Lloyds Banking Group and the Royal Bank of Scotland (RBS), both part-owned by the UK taxpayer, could be fined for manipulating the London Interbank Offered rate (Libor).
Both banks are under investigation, though any final decision by the regulators is thought to be several months away.
Reports suggest that Lloyds could have to pay more than £1 billion because the banks’ potential liability could extend beyond its own customers.
A note released by Liberum Capital said that despite having a derivatives book worth just £2.1 trillion, ten per cent of the value of Barclays’ book, it may have to pay out proportionately more because of the scope for litigation.
So far, Lloyds share price has been relatively stable since the Libor scandal broke, whilst shares in Barclays have fallen by 15 per cent and those in RBS by about ten per cent.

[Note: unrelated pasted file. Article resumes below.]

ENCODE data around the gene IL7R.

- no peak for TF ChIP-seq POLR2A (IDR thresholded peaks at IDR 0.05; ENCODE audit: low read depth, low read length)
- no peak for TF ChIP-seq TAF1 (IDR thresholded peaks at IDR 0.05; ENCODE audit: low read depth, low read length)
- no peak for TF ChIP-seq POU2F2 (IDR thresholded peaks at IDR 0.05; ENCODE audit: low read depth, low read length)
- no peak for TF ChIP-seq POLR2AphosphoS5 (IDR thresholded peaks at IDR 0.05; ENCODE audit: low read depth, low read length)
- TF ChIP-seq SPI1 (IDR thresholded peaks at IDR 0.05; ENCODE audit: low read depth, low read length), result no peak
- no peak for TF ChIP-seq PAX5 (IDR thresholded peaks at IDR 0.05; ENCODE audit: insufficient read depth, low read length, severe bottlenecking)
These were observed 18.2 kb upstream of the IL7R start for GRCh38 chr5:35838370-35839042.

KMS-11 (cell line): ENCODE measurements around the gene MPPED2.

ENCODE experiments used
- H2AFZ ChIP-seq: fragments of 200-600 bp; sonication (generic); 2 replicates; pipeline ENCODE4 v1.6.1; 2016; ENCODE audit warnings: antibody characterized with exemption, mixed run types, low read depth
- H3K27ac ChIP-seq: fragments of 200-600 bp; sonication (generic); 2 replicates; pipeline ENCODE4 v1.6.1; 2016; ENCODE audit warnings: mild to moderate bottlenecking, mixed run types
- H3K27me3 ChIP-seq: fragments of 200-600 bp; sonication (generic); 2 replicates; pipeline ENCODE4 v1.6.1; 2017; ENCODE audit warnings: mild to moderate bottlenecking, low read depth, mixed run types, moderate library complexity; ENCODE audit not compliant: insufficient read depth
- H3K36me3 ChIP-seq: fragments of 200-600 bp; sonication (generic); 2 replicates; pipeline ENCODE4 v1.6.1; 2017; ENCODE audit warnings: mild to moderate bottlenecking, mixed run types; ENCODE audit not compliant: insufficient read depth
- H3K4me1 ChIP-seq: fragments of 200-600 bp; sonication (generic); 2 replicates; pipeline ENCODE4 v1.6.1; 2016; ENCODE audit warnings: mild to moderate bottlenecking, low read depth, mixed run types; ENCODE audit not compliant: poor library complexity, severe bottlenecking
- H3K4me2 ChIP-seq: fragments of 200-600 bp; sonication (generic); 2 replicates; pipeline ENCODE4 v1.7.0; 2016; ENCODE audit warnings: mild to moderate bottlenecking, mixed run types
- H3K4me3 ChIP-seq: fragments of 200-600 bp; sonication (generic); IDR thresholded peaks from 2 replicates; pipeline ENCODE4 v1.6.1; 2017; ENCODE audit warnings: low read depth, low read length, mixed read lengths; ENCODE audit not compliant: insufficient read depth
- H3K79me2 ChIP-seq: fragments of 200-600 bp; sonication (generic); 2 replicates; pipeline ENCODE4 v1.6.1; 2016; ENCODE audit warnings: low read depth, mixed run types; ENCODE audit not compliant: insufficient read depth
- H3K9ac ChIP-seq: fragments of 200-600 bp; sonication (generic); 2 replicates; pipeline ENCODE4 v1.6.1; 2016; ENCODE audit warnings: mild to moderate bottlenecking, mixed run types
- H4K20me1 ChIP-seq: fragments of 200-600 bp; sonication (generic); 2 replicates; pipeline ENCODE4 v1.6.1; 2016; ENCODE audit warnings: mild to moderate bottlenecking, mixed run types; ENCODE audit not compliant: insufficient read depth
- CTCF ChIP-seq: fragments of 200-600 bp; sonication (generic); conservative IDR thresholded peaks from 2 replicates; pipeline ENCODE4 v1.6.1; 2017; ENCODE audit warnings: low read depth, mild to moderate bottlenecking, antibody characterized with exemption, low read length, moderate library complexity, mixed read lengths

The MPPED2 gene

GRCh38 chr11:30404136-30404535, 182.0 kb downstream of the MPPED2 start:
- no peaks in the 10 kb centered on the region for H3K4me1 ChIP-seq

However, this may change if other analysts follow Liberum Capital’s Cormac Leech’s example.
Barclays accepted a fine totaling £290 million from both US and UK regulators after admitting it attempted to manipulate interbank lending rates.
RBS is likely to be fined about the half the amount Barclays paid, around £150 million for similar offences to Barclays but on a smaller scale.
Estimates of the total fines have varied enormously and include the cost of legal claims.
Lloyds Banking Group is 41 per cent owned by the UK taxpayer and RBS is 83 per cent owned by the UK taxpayer.